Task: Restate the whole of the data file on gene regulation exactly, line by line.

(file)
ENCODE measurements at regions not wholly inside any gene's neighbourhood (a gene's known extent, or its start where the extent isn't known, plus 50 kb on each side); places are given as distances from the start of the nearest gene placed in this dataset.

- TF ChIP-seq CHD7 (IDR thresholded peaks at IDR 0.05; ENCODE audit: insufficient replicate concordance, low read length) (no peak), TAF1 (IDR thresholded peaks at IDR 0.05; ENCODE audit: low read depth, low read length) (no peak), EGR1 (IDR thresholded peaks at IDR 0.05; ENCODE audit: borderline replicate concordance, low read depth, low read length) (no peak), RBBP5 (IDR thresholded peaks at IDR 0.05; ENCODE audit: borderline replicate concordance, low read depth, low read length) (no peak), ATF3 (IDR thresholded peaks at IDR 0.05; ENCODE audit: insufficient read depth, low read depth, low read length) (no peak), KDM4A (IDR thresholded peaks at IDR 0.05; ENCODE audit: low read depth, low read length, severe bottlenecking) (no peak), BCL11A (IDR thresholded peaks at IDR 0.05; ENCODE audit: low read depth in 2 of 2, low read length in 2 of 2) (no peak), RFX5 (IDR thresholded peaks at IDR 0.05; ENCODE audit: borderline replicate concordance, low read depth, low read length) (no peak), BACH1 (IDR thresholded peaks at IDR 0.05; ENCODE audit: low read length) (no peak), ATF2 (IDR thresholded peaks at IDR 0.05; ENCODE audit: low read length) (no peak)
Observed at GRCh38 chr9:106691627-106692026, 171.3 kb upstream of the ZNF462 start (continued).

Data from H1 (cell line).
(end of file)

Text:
ENCODE measurements at regions not wholly inside any gene's neighbourhood (a gene's known extent, or its start where the extent isn't known, plus 50 kb on each side); places are given as distances from the start of the nearest gene placed in this dataset.

- TF ChIP-seq CHD7 (IDR thresholded peaks at IDR 0.05; ENCODE audit: insufficient replicate concordance, low read length) (no peak), TAF1 (IDR thresholded peaks at IDR 0.05; ENCODE audit: low read depth, low read length) (no peak), EGR1 (IDR thresholded peaks at IDR 0.05; ENCODE audit: borderline replicate concordance, low read depth, low read length) (no peak), RBBP5 (IDR thresholded peaks at IDR 0.05; ENCODE audit: borderline replicate concordance, low read depth, low read length) (no peak), ATF3 (IDR thresholded peaks at IDR 0.05; ENCODE audit: insufficient read depth, low read depth, low read length) (no peak), KDM4A (IDR thresholded peaks at IDR 0.05; ENCODE audit: low read depth, low read length, severe bottlenecking) (no peak), BCL11A (IDR thresholded peaks at IDR 0.05; ENCODE audit: low read depth in 2 of 2, low read length in 2 of 2) (no peak), RFX5 (IDR thresholded peaks at IDR 0.05; ENCODE audit: borderline replicate concordance, low read depth, low read length) (no peak), BACH1 (IDR thresholded peaks at IDR 0.05; ENCODE audit: low read length) (no peak), ATF2 (IDR thresholded peaks at IDR 0.05; ENCODE audit: low read length) (no peak)
Observed at GRCh38 chr9:106691627-106692026, 171.3 kb upstream of the ZNF462 start (continued).

Data from H1 (cell line).